Om Shanti Om is feverishly ambitious, and is every movie ever made. A point made in the intro to Filmi Girl's excellent “Bollywood For Beginners” series that made me realize why Bollywood makes perfect sense to me: it's an industry as old as Hollywood, evolving in direct, completely separate, parallel. If you're able to carry the one, so to speak, watching a Bollywood movie shouldn't be that difficult. Cinema vocabulary is universal, and as long as you bear in mind that what appears to be tonal inconsistency to a cinematically monolingual Westerner is actually on purpose because it's the most popular style in India (the masala picture, so called because the mix of styles is like the mixture of spices in Indian cooking). So, given all that, it makes sense that even though I haven't seen most of the specific movies Om Shanti Om might be referencing (whole subplots might have flown over my head) I know movies, so it makes perfect sense on that level. Also, Farah Khan is awesome, so there's that.
Of course, after the mind-blowing intense experience of the totality of cinema that is Om Shanti Om, we were totally gonna watch something else. Abe got out a bunch of DVDs and was like “okay, I've got this, it's a little weird, I've got this, which is something something, and this one has Salman Khan.” No-brainer, we're going with Salman Khan.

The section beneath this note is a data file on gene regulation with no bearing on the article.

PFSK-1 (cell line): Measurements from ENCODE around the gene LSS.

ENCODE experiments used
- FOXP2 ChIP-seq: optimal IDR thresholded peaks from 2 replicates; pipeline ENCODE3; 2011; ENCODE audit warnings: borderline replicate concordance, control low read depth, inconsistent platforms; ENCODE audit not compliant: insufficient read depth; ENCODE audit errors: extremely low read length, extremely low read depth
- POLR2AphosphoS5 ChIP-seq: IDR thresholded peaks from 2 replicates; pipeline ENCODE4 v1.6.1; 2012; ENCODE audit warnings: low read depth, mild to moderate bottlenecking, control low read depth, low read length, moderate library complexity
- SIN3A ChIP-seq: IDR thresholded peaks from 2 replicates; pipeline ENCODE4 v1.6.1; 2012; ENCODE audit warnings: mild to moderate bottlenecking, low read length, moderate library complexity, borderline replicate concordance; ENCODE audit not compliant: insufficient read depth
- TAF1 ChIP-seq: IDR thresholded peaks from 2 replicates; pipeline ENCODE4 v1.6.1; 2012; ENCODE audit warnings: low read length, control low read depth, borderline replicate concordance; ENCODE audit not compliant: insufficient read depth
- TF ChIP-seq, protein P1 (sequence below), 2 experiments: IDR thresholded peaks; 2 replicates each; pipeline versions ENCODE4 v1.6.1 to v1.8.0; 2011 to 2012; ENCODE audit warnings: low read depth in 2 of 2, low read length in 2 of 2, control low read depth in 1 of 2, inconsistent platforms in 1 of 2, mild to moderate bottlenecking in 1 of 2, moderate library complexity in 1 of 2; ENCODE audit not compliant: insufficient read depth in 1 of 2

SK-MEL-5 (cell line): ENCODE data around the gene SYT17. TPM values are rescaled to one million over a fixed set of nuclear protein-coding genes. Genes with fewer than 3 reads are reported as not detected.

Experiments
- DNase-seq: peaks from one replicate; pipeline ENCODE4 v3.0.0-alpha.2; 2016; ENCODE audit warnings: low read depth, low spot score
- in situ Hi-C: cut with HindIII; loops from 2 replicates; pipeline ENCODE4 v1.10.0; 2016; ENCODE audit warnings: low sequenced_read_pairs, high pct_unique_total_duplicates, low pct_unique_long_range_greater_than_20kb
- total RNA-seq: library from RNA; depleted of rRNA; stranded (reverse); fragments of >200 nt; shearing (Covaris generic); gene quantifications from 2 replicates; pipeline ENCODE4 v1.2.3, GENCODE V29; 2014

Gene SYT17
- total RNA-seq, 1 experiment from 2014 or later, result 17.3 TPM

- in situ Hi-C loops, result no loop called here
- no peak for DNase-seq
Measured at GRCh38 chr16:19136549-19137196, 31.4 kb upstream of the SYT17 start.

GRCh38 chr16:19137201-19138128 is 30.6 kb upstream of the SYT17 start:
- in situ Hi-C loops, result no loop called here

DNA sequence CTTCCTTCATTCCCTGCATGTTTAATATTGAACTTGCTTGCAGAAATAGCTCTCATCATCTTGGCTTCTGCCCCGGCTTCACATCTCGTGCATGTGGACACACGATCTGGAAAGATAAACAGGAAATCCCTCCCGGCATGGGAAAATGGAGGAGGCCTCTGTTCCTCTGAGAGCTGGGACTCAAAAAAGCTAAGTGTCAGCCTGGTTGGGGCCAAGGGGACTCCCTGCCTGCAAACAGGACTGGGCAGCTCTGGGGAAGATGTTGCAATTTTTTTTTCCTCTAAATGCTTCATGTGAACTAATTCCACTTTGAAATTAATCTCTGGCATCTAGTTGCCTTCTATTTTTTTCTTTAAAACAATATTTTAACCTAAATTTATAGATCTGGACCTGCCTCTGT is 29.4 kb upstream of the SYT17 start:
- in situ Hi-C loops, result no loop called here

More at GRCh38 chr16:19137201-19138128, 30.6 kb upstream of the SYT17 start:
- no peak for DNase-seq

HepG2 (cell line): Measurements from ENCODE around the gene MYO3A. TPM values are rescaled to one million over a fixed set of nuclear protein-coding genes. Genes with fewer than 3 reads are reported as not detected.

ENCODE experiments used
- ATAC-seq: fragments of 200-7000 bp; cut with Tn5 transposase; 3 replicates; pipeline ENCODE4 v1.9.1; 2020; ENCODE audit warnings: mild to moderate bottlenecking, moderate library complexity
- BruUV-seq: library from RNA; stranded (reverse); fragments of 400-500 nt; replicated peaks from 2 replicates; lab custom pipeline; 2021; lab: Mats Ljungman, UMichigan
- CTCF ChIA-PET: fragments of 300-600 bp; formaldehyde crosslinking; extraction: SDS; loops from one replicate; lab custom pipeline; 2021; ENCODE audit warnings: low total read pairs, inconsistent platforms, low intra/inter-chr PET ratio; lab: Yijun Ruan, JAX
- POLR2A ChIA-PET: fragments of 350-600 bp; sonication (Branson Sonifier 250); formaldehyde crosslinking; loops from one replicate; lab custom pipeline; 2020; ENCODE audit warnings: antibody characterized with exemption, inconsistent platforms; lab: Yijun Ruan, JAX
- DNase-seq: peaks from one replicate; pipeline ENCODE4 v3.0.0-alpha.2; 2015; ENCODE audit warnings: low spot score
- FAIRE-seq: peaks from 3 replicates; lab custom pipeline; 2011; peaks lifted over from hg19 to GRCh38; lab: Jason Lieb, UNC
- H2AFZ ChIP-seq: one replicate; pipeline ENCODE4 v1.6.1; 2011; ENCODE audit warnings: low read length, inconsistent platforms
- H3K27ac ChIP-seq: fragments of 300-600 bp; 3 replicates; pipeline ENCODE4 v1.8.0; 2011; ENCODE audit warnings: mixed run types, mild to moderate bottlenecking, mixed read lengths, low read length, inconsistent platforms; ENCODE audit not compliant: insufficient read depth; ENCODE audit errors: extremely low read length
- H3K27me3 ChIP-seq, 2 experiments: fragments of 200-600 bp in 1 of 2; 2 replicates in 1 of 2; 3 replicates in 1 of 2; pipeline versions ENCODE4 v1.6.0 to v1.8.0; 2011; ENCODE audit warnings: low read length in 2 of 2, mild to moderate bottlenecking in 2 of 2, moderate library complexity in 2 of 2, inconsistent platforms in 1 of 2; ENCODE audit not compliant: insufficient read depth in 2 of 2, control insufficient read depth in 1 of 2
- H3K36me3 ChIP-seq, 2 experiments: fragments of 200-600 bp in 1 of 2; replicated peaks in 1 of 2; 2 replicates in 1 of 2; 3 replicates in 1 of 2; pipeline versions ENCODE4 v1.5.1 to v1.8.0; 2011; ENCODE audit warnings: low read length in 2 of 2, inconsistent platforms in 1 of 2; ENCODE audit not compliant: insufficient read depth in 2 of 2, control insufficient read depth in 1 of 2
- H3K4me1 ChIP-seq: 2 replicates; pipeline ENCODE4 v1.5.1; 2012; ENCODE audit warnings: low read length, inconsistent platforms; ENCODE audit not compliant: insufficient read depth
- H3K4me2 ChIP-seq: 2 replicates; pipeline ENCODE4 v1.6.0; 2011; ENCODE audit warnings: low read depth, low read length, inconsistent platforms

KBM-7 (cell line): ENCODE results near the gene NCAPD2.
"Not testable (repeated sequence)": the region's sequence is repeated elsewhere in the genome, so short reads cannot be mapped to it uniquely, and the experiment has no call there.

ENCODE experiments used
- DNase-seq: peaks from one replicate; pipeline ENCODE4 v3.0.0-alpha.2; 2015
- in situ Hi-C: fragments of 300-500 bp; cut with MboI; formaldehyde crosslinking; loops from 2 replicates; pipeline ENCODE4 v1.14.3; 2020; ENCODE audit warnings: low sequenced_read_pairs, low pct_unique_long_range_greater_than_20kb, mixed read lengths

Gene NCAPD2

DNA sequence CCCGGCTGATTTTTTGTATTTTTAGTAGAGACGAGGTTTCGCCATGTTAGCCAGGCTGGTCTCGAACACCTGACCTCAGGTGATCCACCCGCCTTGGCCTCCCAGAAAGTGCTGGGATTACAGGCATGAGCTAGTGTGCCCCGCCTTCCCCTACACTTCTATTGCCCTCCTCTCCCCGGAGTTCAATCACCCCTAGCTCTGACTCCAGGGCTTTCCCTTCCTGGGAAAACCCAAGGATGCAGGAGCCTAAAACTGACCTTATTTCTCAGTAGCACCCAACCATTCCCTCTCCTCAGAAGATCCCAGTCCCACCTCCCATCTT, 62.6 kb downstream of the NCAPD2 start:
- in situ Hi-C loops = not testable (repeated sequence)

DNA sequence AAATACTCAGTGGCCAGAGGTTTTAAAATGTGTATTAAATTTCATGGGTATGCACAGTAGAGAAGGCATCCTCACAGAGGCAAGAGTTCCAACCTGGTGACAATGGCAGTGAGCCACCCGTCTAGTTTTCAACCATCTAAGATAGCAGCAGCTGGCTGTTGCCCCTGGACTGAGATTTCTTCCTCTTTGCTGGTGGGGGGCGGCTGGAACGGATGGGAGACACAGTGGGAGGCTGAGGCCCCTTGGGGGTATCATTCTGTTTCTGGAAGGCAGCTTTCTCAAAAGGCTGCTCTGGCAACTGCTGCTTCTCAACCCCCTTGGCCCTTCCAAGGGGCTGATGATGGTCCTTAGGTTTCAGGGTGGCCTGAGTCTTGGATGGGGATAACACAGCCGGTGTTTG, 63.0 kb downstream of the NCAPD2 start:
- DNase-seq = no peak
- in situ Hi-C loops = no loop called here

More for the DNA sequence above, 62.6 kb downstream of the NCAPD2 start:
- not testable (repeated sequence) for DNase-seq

Non-initiates might not see the absolute logic of this decision, so I'll explain: Salman Khan rules. If that's still not enough explanation, let's try the opening of Wanted (no relation to the stupid, excessively-pleased-with-itself McAvoy/Jolie thing). We open, eccentrically, at a women's kickboxing match, where a badass gangster type takes a call wherein it's explained that he has to come back to Mumbai at once. Some guy tips someone off that the badass gangster type is on his way back to Mumbai, and the badass gangster type cuts the guy's throat and leaves him to bleed to death in public. We then flash back to Mumbai a couple months before, where due to circumstances that presumably include suicidal impulses, a warehouse full of guys decide to antagonize Salman Khan. He proceeds, in Statham-esque fashion, to fuck each and every one of them up with extreme prejudice. But the capper is that after he owns the living fuck out of every single henchman within a five mile radius, Salman Khan stops the movie to sing a song about how awesome he is.
That's swagger, my friends. (Side note: I love how in every single Bollywood movie I've been watching lately, Anil Kapoor shows up with a shit-eating grin on his face to hang out for a dance number; that guy must be having a lot of fun) The rest of the picture alternates between Salman Khan getting goofy over the lovely Ayesha Takia (though the way he neurotically fucks with her heart after it becomes clear she likes him back is a little weird, but hey, weird is better than boring) and owning the bejesus out of the entire Mumbai criminal underworld, with a few not bad songs, a whole lot of tonal inconsistency (I don't mean that as a critique, it's just the way these pictures are; as Abe, an avowed Bollywood lover, put it: “Tonal inconsisency, thy name is Bollywood”) and, at approximately where the third act break would be in an American movie, one motherfucker of a plot twist.